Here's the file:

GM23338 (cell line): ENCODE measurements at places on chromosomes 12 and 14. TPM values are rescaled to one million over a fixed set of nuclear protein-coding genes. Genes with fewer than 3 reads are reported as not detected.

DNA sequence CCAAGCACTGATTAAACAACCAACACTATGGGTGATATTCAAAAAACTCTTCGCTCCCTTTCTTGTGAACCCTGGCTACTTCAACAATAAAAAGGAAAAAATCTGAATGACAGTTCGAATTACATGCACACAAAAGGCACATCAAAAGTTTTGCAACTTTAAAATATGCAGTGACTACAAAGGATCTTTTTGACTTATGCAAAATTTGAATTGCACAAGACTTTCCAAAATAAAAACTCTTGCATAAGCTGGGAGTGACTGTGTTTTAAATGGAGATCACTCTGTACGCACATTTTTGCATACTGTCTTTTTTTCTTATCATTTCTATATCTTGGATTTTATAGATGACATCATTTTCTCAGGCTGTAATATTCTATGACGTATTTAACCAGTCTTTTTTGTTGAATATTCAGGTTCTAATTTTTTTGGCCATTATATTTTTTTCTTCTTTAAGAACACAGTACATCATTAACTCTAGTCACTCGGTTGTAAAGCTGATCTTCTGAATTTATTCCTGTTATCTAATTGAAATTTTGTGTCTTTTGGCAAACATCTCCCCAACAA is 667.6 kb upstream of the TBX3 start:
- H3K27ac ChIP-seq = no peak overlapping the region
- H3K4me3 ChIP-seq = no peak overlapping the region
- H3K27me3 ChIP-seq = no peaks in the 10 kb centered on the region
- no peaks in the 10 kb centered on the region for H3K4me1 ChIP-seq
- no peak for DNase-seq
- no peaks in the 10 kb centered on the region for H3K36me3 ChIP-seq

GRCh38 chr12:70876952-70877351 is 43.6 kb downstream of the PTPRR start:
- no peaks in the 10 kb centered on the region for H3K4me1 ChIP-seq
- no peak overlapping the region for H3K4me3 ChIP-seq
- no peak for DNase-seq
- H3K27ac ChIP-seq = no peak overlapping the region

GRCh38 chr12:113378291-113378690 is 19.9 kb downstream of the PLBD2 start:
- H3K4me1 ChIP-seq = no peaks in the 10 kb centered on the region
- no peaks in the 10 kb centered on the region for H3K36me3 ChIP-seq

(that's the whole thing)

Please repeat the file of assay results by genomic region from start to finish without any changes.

GM23338 (cell line): ENCODE measurements at places on chromosomes 12 and 14. TPM values are rescaled to one million over a fixed set of nuclear protein-coding genes. Genes with fewer than 3 reads are reported as not detected.

DNA sequence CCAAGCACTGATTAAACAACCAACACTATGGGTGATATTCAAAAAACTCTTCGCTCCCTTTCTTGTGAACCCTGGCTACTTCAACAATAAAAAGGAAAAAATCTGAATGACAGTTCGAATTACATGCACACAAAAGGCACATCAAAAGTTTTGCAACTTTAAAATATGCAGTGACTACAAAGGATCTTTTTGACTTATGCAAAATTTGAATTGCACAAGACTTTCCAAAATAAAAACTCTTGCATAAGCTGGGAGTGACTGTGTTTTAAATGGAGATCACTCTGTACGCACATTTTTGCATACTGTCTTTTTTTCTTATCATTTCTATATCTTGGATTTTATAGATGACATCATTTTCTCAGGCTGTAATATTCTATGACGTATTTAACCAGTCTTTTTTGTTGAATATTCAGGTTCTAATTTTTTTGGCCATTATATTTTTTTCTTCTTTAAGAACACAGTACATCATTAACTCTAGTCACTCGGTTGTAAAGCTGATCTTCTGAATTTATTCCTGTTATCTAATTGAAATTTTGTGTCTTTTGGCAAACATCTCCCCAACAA is 667.6 kb upstream of the TBX3 start:
- H3K27ac ChIP-seq = no peak overlapping the region
- H3K4me3 ChIP-seq = no peak overlapping the region
- H3K27me3 ChIP-seq = no peaks in the 10 kb centered on the region
- no peaks in the 10 kb centered on the region for H3K4me1 ChIP-seq
- no peak for DNase-seq
- no peaks in the 10 kb centered on the region for H3K36me3 ChIP-seq

GRCh38 chr12:70876952-70877351 is 43.6 kb downstream of the PTPRR start:
- no peaks in the 10 kb centered on the region for H3K4me1 ChIP-seq
- no peak overlapping the region for H3K4me3 ChIP-seq
- no peak for DNase-seq
- H3K27ac ChIP-seq = no peak overlapping the region

GRCh38 chr12:113378291-113378690 is 19.9 kb downstream of the PLBD2 start:
- H3K4me1 ChIP-seq = no peaks in the 10 kb centered on the region
- no peaks in the 10 kb centered on the region for H3K36me3 ChIP-seq